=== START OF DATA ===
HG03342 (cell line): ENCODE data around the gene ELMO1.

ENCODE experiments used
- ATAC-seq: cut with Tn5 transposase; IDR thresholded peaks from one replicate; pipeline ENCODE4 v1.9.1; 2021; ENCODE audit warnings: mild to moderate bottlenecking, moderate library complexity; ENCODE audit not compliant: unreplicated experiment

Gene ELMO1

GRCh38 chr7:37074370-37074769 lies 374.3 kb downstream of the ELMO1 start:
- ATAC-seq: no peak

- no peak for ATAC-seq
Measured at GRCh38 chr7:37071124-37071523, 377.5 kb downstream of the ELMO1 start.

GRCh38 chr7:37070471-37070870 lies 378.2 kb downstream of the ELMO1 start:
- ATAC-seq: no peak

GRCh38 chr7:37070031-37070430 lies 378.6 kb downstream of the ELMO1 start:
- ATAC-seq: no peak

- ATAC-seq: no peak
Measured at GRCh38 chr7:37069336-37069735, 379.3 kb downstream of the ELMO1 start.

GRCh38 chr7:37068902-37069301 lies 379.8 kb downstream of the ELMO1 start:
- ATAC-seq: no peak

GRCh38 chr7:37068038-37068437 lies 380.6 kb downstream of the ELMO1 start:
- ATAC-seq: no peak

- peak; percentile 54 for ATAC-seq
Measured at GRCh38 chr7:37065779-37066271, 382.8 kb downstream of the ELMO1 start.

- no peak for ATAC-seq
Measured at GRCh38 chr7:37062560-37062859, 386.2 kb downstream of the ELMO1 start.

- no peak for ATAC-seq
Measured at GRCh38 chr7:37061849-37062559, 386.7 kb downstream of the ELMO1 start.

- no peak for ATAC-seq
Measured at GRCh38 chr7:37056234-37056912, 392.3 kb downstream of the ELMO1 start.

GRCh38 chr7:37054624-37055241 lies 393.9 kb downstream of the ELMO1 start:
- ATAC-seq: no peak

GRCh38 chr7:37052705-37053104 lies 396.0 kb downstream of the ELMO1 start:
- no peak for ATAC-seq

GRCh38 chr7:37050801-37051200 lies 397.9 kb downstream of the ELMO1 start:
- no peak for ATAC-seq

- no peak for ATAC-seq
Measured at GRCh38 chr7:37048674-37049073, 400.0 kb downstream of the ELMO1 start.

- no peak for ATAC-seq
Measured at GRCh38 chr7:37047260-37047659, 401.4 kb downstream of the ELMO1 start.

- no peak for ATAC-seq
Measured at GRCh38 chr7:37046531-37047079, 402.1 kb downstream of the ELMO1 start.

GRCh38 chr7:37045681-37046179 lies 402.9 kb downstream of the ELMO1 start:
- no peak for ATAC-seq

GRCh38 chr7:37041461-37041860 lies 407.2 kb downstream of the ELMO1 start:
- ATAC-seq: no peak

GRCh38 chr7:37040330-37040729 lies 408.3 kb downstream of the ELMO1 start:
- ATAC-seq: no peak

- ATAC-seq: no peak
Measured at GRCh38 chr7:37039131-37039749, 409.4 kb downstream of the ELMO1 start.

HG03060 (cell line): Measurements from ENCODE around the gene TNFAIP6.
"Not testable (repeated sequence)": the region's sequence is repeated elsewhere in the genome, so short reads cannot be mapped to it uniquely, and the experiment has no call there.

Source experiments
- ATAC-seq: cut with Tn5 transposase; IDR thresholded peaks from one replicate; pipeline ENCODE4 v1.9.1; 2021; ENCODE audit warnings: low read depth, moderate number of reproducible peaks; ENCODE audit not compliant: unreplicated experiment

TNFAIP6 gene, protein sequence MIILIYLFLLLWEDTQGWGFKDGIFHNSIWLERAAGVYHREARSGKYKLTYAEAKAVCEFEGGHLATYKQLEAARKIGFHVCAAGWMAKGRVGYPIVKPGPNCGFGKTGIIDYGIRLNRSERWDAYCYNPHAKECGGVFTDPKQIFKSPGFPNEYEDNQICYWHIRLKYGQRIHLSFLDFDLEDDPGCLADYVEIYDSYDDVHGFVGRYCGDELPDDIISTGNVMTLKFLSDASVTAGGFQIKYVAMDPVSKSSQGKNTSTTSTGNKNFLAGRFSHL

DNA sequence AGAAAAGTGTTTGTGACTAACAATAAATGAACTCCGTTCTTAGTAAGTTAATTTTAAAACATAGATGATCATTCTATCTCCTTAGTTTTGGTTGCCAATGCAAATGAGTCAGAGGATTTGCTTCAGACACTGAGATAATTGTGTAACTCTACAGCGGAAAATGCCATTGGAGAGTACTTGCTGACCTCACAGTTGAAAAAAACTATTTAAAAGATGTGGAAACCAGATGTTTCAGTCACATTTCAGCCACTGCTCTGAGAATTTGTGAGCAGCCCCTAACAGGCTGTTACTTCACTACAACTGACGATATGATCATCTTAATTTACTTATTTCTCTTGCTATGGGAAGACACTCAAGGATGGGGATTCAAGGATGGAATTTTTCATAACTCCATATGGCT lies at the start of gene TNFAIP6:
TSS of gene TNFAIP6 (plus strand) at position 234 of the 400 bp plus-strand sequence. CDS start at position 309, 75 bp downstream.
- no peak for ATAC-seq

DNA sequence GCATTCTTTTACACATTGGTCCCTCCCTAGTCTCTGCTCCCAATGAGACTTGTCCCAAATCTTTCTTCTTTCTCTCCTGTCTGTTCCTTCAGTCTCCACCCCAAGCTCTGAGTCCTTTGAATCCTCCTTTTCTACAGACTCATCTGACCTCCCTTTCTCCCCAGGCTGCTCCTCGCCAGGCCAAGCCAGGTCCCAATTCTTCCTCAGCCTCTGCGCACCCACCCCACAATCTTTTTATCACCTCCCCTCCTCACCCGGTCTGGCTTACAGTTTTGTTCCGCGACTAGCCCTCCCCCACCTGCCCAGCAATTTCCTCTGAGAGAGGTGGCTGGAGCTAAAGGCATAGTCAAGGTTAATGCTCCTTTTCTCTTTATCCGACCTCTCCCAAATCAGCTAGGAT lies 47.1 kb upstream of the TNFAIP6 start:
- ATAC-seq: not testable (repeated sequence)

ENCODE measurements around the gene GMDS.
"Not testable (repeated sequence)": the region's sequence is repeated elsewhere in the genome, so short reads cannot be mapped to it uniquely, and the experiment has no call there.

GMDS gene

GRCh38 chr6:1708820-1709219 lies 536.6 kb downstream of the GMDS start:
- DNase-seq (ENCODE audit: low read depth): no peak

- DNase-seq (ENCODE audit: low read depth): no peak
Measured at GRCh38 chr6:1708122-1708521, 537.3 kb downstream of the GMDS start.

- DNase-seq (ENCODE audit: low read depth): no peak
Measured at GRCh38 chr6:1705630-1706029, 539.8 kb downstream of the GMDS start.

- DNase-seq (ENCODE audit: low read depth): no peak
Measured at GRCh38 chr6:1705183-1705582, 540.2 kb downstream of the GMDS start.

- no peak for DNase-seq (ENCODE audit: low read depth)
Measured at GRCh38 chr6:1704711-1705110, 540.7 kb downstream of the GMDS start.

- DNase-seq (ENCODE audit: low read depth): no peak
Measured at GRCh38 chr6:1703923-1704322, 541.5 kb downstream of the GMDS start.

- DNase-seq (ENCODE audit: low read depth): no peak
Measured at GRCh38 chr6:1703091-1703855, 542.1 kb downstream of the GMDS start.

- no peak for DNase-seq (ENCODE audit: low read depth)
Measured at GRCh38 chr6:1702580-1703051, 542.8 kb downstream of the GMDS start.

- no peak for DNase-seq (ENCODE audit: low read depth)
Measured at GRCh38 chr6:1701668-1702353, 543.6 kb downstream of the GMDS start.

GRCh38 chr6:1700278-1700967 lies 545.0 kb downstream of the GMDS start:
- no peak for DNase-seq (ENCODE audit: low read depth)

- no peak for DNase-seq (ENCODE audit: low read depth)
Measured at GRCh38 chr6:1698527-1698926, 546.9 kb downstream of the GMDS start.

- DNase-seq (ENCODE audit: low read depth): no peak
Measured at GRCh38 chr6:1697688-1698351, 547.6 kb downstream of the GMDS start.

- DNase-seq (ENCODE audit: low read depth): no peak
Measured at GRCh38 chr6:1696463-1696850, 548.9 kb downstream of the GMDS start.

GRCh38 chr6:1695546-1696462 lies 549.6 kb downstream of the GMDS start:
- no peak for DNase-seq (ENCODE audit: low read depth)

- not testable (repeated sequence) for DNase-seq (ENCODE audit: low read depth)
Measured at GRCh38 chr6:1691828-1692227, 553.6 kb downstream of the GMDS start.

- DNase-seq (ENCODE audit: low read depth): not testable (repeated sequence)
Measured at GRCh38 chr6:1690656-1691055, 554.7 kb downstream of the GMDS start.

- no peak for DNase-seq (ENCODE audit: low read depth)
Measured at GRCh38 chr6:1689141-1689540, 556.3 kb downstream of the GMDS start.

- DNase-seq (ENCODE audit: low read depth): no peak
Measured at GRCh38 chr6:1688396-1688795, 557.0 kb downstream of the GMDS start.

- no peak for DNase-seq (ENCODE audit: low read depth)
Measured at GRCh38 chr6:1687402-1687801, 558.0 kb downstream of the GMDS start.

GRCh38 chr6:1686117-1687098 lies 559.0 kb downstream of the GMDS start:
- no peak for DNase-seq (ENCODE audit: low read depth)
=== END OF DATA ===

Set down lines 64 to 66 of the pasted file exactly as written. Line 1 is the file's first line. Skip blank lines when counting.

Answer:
- DNase-seq (ENCODE audit: low read depth): no peak
Measured at GRCh38 chr6:1705630-1706029, 539.8 kb downstream of the GMDS start.

- DNase-seq (ENCODE audit: low read depth): no peak